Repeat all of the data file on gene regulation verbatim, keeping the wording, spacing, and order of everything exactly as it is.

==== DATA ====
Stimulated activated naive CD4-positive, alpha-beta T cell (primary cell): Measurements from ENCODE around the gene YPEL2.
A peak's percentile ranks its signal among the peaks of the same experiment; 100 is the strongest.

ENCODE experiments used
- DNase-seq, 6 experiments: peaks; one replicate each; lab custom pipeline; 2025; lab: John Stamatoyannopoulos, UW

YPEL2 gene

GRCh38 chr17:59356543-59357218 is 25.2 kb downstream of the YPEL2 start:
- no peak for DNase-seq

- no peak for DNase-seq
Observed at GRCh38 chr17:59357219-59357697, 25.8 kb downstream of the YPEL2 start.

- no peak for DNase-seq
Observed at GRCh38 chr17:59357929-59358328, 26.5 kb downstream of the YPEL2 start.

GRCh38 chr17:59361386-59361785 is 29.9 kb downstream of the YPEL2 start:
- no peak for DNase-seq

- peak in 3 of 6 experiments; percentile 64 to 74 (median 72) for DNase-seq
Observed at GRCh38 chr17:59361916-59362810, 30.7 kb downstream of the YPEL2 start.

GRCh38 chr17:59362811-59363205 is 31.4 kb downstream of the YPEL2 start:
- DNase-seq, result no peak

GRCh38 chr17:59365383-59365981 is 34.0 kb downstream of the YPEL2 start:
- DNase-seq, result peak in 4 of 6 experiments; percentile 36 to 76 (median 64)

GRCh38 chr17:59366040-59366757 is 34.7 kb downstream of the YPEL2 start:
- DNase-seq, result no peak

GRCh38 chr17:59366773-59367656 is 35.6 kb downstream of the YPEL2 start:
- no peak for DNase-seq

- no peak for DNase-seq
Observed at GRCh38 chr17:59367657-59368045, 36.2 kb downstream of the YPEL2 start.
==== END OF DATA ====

Stimulated activated naive CD4-positive, alpha-beta T cell (primary cell): Measurements from ENCODE around the gene YPEL2.
A peak's percentile ranks its signal among the peaks of the same experiment; 100 is the strongest.

ENCODE experiments used
- DNase-seq, 6 experiments: peaks; one replicate each; lab custom pipeline; 2025; lab: John Stamatoyannopoulos, UW

YPEL2 gene

GRCh38 chr17:59356543-59357218 is 25.2 kb downstream of the YPEL2 start:
- no peak for DNase-seq

- no peak for DNase-seq
Observed at GRCh38 chr17:59357219-59357697, 25.8 kb downstream of the YPEL2 start.

- no peak for DNase-seq
Observed at GRCh38 chr17:59357929-59358328, 26.5 kb downstream of the YPEL2 start.

GRCh38 chr17:59361386-59361785 is 29.9 kb downstream of the YPEL2 start:
- no peak for DNase-seq

- peak in 3 of 6 experiments; percentile 64 to 74 (median 72) for DNase-seq
Observed at GRCh38 chr17:59361916-59362810, 30.7 kb downstream of the YPEL2 start.

GRCh38 chr17:59362811-59363205 is 31.4 kb downstream of the YPEL2 start:
- DNase-seq, result no peak

GRCh38 chr17:59365383-59365981 is 34.0 kb downstream of the YPEL2 start:
- DNase-seq, result peak in 4 of 6 experiments; percentile 36 to 76 (median 64)

GRCh38 chr17:59366040-59366757 is 34.7 kb downstream of the YPEL2 start:
- DNase-seq, result no peak

GRCh38 chr17:59366773-59367656 is 35.6 kb downstream of the YPEL2 start:
- no peak for DNase-seq

- no peak for DNase-seq
Observed at GRCh38 chr17:59367657-59368045, 36.2 kb downstream of the YPEL2 start.